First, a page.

Even the word “bankruptcy” sounds terrifying, and the implications of it on our daily lives, financial histories, and credit scores are a nightmare. However, declaring bankruptcy may be a game-changer if you face financial difficulties. Still, you will have the opportunity to seek the assistance you require and take some practical steps to live a debt-free life.
What is bankruptcy?
Bankruptcy is a legal procedure that starts when a person or a business company cannot repay the amount they borrowed. The process begins when the lender files the petition. In addition, the borrower’s property value is measured, estimated, and used to repay the down payment portion. The U.S. Bankruptcy Code contains guidelines for bankruptcy proceedings, which federal courts conduct. There are different bankruptcy forms, and Chapters of the U.S. Bankruptcy Code are frequently used to determine their type.
Although declaring bankruptcy may give you a fresh start, it will stay on your credit report for many years and make it more difficult for you to obtain a loan or debt.
How bankruptcy will impact your credit score
If you were declared bankrupt and are now debt-free, the bankruptcy will remain on your credit report for at least six years or more. The first thing a lender takes into account while applying for a mortgage is your credit score. They will review your credit score, and as bankruptcy has worsened your credit score, there are high chances that your application for a loan or mortgage will be rejected. Furthermore, if you want to apply for a loan of more than £500, you must inform the lender of your bankruptcy. Moreover, if you want a house to rent, the employer and landlord may wish to see your credit report, which has been badly affected by your bankruptcy, resulting in a decline of your request.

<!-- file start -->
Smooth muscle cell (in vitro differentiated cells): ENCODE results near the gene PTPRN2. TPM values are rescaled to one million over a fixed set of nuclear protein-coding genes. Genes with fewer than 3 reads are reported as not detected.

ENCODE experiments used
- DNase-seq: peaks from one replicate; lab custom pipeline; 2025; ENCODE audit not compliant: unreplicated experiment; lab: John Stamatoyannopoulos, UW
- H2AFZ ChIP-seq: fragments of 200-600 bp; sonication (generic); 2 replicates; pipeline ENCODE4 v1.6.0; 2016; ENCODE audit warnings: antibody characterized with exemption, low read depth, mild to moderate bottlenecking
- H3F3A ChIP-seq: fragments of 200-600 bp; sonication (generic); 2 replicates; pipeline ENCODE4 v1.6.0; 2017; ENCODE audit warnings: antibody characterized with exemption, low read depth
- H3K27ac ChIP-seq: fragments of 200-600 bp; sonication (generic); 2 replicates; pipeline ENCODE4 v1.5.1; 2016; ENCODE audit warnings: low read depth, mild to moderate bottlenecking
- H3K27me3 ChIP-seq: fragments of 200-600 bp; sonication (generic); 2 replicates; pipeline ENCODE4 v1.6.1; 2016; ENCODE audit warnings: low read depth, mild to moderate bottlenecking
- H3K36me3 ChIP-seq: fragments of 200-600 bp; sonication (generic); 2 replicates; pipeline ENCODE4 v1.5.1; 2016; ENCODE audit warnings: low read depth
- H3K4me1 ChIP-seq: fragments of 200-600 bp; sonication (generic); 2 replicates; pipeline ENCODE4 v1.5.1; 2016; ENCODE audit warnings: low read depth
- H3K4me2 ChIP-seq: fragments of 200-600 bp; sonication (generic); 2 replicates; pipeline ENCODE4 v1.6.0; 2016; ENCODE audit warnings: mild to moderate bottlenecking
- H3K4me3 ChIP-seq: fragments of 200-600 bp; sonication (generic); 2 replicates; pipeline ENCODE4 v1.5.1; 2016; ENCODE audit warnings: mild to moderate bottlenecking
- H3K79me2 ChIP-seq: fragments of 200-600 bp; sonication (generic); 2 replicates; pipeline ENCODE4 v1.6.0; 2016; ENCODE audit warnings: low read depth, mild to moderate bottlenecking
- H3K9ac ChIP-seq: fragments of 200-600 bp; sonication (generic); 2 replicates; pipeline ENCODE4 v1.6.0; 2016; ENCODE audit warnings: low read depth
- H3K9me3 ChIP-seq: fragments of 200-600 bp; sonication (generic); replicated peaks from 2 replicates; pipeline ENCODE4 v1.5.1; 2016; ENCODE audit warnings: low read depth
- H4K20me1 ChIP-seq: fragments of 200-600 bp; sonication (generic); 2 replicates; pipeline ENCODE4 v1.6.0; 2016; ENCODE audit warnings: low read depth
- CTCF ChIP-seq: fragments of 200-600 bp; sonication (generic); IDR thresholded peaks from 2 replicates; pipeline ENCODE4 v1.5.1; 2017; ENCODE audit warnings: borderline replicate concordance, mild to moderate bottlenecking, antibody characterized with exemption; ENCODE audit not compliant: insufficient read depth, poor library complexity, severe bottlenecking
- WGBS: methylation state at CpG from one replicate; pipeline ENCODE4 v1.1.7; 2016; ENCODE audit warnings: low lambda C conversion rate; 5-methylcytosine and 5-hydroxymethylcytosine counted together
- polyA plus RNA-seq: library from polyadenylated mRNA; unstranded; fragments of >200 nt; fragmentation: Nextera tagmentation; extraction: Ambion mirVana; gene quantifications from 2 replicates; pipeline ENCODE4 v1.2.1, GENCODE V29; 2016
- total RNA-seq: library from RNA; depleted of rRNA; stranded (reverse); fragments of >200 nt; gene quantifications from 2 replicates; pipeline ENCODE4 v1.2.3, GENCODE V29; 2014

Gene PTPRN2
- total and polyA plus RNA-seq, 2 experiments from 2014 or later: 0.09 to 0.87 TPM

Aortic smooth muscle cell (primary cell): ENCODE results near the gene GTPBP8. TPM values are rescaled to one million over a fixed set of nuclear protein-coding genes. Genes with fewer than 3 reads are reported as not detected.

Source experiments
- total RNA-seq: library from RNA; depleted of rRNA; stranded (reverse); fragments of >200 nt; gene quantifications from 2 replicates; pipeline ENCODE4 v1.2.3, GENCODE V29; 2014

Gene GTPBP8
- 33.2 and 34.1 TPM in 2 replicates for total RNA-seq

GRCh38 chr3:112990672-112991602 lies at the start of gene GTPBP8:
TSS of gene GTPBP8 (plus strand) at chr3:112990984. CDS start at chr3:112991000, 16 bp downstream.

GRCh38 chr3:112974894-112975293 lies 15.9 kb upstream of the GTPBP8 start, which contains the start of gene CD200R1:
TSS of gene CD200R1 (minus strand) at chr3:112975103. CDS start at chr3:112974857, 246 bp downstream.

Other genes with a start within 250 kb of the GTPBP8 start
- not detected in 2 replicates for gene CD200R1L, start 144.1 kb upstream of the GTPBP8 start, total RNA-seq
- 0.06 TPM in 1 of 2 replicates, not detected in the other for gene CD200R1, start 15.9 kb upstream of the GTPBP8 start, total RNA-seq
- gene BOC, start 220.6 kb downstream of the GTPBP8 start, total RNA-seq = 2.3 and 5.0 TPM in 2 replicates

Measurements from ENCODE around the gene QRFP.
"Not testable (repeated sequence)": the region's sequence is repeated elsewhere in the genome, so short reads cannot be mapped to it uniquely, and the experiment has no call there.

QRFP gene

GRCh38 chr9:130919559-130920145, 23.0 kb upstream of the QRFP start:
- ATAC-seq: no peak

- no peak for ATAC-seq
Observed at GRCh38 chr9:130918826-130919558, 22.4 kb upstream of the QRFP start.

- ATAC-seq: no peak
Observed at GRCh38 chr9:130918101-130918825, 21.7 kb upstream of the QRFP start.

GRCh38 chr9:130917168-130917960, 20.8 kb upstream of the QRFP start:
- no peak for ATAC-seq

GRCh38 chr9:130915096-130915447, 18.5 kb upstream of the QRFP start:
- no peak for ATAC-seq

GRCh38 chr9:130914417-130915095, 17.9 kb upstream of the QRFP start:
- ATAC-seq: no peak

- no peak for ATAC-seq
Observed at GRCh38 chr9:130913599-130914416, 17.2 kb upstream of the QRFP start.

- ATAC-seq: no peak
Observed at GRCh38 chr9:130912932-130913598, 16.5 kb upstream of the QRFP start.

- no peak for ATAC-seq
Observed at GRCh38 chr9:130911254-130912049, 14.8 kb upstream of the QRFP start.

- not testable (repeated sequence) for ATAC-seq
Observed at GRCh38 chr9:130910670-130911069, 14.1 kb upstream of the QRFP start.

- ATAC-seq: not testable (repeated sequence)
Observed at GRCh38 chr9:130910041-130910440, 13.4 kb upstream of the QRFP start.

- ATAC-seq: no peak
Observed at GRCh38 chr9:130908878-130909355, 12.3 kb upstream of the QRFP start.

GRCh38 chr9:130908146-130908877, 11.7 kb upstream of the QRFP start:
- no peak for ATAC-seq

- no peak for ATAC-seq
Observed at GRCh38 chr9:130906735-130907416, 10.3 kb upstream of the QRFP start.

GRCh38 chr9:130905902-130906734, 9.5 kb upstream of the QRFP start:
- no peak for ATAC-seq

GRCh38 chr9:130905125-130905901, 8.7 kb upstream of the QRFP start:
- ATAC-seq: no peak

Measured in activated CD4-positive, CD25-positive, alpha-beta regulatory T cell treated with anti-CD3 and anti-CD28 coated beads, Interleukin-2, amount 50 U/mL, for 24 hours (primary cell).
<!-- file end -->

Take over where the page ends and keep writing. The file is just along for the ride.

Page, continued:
In addition, if you find a lender who has agreed to give you a mortgage, he will give it to you at high-interest rates just because of your bankruptcy, which makes you a high-risk client. After being discharged from bankruptcy, they will still ask why you have been bankrupt, even if it has been removed from your credit profile (the most common question asked while applying for a mortgage after bankruptcy). If you want to check your credit profile, you can get it at Experian Credit Report.
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